Give the applicant the whole workbook – explaining that it is an instrument to guide discernment and explore issues that may arise as the process unfolds. Again, when meeting with the applicant, take some time to go over those sections that have been completed and discuss any questions, comments, etc.
The Inventory of Legal and Financial Matters can be given to the candidate to fill in preliminary answers. This will identify any areas that may need further discussion. Preliminary answers can be discussed with the vocation director after which more documentation may be obtained if needed.

This workbook is help for those discerning a call to religious life with applicants. It does not replace the discernment process. Instead, it is intended to help communities and inquirers to explore important areas that may need attention in the discernment process. The workbook is most valuable when it stimulates reflection by the candidate and subsequent discussion with the vocation director. The workbook may raise civil and canonical issues that may need further discussion in the vocation discernment process. The advice of an attorney and/or canonist familiar with vocation discernment may be helpful.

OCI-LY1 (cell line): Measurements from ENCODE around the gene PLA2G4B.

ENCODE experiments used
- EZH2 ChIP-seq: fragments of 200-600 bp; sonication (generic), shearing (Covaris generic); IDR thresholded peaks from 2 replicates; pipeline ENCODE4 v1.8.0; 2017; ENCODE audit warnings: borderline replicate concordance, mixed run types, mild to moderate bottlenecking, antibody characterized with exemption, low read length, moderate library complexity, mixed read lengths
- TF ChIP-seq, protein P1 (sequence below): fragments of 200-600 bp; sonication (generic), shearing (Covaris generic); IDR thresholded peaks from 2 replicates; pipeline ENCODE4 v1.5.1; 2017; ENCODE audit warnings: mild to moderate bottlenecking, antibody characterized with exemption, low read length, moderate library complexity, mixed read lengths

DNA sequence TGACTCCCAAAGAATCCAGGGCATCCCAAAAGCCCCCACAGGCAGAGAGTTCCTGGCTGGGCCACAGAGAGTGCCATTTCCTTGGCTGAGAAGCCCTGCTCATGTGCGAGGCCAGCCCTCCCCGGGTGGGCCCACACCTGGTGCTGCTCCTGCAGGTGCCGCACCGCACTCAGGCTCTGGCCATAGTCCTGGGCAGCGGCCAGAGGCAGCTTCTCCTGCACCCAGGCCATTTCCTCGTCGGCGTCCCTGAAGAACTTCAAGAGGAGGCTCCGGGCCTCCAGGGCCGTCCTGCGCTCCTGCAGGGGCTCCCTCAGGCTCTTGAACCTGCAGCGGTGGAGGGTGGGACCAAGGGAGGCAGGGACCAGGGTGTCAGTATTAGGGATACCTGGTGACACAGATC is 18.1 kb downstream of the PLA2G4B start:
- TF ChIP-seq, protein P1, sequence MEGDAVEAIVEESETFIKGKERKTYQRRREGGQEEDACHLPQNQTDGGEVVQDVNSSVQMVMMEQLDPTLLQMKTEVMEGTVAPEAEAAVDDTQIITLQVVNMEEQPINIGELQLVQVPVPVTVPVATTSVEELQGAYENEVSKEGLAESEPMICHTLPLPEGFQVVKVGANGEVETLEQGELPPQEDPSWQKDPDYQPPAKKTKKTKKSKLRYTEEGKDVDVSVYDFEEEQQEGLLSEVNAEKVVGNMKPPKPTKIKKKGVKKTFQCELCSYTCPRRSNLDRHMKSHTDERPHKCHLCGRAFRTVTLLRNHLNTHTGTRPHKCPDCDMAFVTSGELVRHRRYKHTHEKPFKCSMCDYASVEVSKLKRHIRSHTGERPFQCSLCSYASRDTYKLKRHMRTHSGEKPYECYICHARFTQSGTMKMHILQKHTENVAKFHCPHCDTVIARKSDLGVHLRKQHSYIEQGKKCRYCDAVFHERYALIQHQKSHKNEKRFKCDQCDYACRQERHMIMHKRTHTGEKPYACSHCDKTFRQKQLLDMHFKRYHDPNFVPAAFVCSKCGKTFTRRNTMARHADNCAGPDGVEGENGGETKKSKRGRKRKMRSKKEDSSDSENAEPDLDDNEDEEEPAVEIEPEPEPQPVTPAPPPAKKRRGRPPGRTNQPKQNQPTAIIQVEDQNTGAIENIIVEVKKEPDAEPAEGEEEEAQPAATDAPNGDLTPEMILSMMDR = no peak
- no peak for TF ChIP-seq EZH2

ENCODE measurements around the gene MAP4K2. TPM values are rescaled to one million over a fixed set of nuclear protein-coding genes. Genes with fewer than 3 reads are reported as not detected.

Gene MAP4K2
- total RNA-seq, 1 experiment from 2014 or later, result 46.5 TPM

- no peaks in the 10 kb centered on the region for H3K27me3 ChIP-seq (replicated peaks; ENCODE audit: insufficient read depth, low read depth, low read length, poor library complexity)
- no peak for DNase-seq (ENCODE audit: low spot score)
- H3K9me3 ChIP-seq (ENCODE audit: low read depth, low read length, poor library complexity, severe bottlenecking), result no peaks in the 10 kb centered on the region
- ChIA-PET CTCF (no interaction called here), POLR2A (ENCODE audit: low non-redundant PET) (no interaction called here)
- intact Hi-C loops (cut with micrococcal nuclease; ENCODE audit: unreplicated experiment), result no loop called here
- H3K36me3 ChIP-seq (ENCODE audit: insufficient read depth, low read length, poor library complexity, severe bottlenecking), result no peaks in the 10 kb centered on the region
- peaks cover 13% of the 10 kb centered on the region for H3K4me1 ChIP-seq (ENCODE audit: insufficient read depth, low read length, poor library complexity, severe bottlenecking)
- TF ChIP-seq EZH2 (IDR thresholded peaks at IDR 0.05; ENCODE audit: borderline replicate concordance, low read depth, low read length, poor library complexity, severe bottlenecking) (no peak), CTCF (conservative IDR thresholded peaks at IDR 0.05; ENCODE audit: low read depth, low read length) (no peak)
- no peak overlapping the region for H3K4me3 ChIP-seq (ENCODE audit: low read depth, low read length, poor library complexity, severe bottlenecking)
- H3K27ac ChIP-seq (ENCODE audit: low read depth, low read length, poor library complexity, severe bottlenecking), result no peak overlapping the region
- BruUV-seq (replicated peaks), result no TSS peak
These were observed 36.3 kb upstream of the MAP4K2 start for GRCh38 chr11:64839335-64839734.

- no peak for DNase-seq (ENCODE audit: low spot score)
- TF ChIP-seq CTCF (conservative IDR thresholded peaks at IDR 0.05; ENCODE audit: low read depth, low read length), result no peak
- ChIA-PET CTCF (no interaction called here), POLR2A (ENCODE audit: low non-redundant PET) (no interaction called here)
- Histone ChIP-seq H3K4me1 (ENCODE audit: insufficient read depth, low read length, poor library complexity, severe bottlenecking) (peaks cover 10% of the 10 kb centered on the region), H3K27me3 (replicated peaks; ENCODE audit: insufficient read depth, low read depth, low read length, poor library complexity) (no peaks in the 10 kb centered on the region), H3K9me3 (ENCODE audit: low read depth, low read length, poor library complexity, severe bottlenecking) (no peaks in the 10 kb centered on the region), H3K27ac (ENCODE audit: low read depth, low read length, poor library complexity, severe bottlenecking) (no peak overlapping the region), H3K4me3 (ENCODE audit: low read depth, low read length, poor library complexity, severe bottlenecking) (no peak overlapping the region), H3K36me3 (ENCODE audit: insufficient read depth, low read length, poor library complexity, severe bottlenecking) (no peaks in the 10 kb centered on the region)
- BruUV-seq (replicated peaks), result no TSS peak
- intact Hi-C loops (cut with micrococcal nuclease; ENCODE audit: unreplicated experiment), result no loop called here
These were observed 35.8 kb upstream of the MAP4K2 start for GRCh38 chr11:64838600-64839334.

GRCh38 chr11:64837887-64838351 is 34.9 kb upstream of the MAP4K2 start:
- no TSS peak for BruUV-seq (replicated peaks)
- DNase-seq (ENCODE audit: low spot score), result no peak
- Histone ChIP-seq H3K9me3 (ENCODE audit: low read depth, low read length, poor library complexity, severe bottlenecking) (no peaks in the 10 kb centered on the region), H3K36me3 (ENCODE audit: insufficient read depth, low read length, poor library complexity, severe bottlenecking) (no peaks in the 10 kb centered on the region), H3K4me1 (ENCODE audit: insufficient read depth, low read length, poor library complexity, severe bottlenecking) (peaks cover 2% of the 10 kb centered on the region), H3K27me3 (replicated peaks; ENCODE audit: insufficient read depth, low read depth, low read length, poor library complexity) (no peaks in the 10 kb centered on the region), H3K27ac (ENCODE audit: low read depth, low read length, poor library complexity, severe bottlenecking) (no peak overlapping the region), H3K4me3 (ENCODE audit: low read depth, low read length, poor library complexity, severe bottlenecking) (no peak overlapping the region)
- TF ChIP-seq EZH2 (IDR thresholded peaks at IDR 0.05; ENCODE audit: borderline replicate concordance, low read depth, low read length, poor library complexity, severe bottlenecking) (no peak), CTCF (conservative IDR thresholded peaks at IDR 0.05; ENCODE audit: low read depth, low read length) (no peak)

The brief introduction for Applicants on the next page may be given to them when you give or send parts of this workbook to them. The checklist on the previous page is intended to help you keep track of which sections have been given to the applicant, completed and reviewed within the community.